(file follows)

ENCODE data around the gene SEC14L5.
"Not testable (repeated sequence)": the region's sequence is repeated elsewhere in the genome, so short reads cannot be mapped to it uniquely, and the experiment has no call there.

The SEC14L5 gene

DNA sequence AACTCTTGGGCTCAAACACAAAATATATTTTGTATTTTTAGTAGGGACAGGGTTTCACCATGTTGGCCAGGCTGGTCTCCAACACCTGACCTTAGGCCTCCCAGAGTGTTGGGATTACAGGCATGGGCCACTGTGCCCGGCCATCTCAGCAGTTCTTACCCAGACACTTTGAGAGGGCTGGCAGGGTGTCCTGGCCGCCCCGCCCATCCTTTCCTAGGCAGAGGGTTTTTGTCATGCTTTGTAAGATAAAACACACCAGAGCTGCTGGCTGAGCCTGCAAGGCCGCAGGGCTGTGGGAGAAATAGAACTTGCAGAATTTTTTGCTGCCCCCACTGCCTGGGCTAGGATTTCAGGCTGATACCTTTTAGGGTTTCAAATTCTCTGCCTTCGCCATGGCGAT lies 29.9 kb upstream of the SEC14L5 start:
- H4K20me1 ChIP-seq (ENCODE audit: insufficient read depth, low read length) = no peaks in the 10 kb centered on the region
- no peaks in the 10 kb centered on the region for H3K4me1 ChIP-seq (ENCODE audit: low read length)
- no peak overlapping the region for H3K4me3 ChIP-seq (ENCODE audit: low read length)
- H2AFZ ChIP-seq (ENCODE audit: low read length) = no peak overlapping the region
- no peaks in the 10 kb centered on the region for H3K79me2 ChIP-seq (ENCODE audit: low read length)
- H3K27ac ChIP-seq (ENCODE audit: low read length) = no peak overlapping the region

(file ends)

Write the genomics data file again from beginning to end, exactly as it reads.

ENCODE data around the gene SEC14L5.
"Not testable (repeated sequence)": the region's sequence is repeated elsewhere in the genome, so short reads cannot be mapped to it uniquely, and the experiment has no call there.

The SEC14L5 gene

DNA sequence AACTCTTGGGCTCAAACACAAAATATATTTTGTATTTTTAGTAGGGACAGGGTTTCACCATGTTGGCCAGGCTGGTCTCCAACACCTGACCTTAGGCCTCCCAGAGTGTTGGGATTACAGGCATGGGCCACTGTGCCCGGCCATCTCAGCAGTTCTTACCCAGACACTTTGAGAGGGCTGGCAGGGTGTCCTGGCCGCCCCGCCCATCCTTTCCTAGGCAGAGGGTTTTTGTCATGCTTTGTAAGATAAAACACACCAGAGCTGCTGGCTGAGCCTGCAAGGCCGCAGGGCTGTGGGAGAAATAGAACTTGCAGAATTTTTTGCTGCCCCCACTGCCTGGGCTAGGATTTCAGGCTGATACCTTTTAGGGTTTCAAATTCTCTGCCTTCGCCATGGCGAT lies 29.9 kb upstream of the SEC14L5 start:
- H4K20me1 ChIP-seq (ENCODE audit: insufficient read depth, low read length) = no peaks in the 10 kb centered on the region
- no peaks in the 10 kb centered on the region for H3K4me1 ChIP-seq (ENCODE audit: low read length)
- no peak overlapping the region for H3K4me3 ChIP-seq (ENCODE audit: low read length)
- H2AFZ ChIP-seq (ENCODE audit: low read length) = no peak overlapping the region
- no peaks in the 10 kb centered on the region for H3K79me2 ChIP-seq (ENCODE audit: low read length)
- H3K27ac ChIP-seq (ENCODE audit: low read length) = no peak overlapping the region